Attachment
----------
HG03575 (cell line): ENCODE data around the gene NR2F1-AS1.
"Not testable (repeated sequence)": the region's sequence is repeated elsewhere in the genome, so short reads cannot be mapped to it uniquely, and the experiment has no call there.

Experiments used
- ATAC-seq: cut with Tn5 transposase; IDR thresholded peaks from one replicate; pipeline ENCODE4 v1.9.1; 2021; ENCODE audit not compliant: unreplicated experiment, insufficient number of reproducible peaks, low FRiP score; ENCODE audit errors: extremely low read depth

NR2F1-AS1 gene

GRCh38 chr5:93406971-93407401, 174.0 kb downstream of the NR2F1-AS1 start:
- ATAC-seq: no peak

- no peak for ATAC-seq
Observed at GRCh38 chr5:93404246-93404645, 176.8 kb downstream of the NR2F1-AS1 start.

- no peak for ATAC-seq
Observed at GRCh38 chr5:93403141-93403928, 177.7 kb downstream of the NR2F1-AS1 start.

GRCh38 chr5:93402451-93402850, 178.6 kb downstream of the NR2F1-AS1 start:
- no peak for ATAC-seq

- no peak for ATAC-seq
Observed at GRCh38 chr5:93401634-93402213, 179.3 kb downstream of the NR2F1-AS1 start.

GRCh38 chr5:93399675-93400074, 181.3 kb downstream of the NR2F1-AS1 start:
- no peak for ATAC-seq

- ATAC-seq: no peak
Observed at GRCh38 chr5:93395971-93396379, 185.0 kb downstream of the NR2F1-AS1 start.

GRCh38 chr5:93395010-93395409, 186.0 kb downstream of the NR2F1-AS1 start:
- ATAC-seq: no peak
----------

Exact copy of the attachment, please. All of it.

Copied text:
HG03575 (cell line): ENCODE data around the gene NR2F1-AS1.
"Not testable (repeated sequence)": the region's sequence is repeated elsewhere in the genome, so short reads cannot be mapped to it uniquely, and the experiment has no call there.

Experiments used
- ATAC-seq: cut with Tn5 transposase; IDR thresholded peaks from one replicate; pipeline ENCODE4 v1.9.1; 2021; ENCODE audit not compliant: unreplicated experiment, insufficient number of reproducible peaks, low FRiP score; ENCODE audit errors: extremely low read depth

NR2F1-AS1 gene

GRCh38 chr5:93406971-93407401, 174.0 kb downstream of the NR2F1-AS1 start:
- ATAC-seq: no peak

- no peak for ATAC-seq
Observed at GRCh38 chr5:93404246-93404645, 176.8 kb downstream of the NR2F1-AS1 start.

- no peak for ATAC-seq
Observed at GRCh38 chr5:93403141-93403928, 177.7 kb downstream of the NR2F1-AS1 start.

GRCh38 chr5:93402451-93402850, 178.6 kb downstream of the NR2F1-AS1 start:
- no peak for ATAC-seq

- no peak for ATAC-seq
Observed at GRCh38 chr5:93401634-93402213, 179.3 kb downstream of the NR2F1-AS1 start.

GRCh38 chr5:93399675-93400074, 181.3 kb downstream of the NR2F1-AS1 start:
- no peak for ATAC-seq

- ATAC-seq: no peak
Observed at GRCh38 chr5:93395971-93396379, 185.0 kb downstream of the NR2F1-AS1 start.

GRCh38 chr5:93395010-93395409, 186.0 kb downstream of the NR2F1-AS1 start:
- ATAC-seq: no peak